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September 17, 2019


Irish beef farmers continue protest despite latest agreement
 

 

Irish beef farmers and processors have reached an agreement over the weekend following the recent unhappiness of farmers over prices paid to producers versus retail prices.


The second round of talks led to an agreement which includes an increase in the in-spec bonus for steers and heifers from 12c/kg to 20c/kg; a new bonus of 8c/kg for steers and heifers aged between 30 to 36 months, which meet all non-age related existing in-spec criteria, and which up to now have not received any bonus; and a new in-spec bonus of 12c/kg for steers and heifers under 30 months which grade O- and fat class 4+, GlobalMeatNews reported.


Also part of the agreement are a number of interventions that will directly benefit beef producers, and strategic measures that addresses structural imbalances in the beef sector.


However, the deal appeared to do little to assuage Irish farmers, and there are still ongoing protests at many meat plants. Protesters are upset about the prices they get for beef with returns down as much as €150 (US$165.12) per head of cattle.


In response, Ireland's Agriculture Minister, Michael Creed, cautioned farmers in an open letter not to be "responsible for (the Irish beef sector's) destruction." 
 

The president of the Irish Farmers Association (IFA), Joe Healy, said that the deal was "far from perfect." He added: "While there are some aspects which will make a difference immediately, there are others that will require a lot of further work."

 

Nevertheless, Creed called for farmers to "give the agreement a chance," while also considering the implications of continuing protests.

 

Moreover, as highlighted by Meat Industry Ireland (MII) - one of the parties involved in the talk - the agreement demands an immediate end to all protests and blockades so as to allow the resumption of normal operations. The organisation said that the new deal has "significant positive financial initiatives by MII members, in areas of specifications, bonuses and supply chain transparency."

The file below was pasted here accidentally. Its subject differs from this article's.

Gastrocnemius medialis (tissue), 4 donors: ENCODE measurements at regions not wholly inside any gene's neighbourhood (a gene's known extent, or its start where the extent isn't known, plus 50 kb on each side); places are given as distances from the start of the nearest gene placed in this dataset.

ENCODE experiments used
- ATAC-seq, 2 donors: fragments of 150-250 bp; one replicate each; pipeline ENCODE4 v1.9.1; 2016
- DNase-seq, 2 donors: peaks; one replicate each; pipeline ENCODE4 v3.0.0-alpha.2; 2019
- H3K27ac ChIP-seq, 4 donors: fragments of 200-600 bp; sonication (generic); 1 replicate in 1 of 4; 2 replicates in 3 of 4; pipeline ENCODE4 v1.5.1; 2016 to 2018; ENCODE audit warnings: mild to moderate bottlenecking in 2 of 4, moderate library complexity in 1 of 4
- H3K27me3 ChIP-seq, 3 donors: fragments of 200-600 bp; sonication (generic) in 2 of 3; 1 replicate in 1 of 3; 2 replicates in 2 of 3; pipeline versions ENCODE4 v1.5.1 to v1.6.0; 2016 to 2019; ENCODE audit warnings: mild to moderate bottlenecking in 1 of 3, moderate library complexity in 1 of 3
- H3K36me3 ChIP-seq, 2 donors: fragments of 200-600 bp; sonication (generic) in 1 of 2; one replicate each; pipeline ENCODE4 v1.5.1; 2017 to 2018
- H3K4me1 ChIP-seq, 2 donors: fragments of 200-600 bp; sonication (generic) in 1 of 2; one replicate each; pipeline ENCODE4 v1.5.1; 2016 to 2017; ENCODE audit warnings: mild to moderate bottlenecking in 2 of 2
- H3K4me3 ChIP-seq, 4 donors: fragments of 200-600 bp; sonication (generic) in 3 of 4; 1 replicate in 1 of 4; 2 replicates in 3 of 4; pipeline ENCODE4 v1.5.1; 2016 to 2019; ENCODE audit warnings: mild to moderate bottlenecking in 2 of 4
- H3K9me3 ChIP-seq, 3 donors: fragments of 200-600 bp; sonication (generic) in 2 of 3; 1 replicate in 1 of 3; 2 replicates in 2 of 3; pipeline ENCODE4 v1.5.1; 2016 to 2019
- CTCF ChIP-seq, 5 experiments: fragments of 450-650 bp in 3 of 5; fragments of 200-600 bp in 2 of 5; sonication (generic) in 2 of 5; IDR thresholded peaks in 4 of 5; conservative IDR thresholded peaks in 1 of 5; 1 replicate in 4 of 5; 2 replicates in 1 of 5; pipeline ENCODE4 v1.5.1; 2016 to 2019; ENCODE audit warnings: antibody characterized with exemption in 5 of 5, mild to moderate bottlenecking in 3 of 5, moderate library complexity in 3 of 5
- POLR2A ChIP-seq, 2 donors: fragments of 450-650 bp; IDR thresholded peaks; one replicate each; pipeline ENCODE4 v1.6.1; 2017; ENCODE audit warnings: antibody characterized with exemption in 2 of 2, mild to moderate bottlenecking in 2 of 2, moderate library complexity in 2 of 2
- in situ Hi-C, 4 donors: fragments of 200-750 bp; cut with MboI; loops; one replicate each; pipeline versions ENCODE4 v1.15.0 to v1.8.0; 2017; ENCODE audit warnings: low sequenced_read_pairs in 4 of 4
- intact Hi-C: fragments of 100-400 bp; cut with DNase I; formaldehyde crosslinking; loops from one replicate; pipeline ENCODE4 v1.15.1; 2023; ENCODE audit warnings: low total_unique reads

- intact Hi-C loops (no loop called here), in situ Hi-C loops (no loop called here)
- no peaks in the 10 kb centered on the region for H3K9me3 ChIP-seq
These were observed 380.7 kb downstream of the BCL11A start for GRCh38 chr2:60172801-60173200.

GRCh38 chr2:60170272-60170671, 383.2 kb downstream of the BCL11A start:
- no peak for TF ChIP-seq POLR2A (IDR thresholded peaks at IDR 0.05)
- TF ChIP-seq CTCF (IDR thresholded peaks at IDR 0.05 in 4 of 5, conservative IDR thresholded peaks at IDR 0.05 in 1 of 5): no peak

"The future of the sector is now in the balance. If you are of the view that you have no future in beef farming anyway - please consider those who wish to keep going," Creed remarked. The minister admitted that "the agreement is a compromise," and "Nobody got everything they wanted."

 

He also claimed that the issue of a price increase is a matter that could not be legally discussed - an assertion confirmed by the Competition and Consumer Protection Commission which told the Irish Independent that discussions on pricing were generally prohibited under competition law


"We agreed a number of new and increased bonuses. Importantly, there is now a bonus for animals finished at over 30 months of age. I know this is a major matter of principle for many of you. I also know that there were calls to end the bonus structure in totality and that some farmers argue that it is anti-competitive," Creed further elaborated.

 

"The meat industry argues that they are critical to maintaining important markets. We all agreed to have the issue examined independently so that we can review it all with the facts on the table thereafter."

 

Creed revealed that an independent chairman to a beef market taskforce will be appointed to "oversee the implementation of this agreement in its entirety."

 

So far, major farming bodies have accepted the agreement.

 

But, Independent Farmers, a group formed to represent the protesters, expressed no support or opposition to the deal, and said that a meeting would have to be held to determine the next course of action.

 

- Farming Independent / GlobalMeatNews

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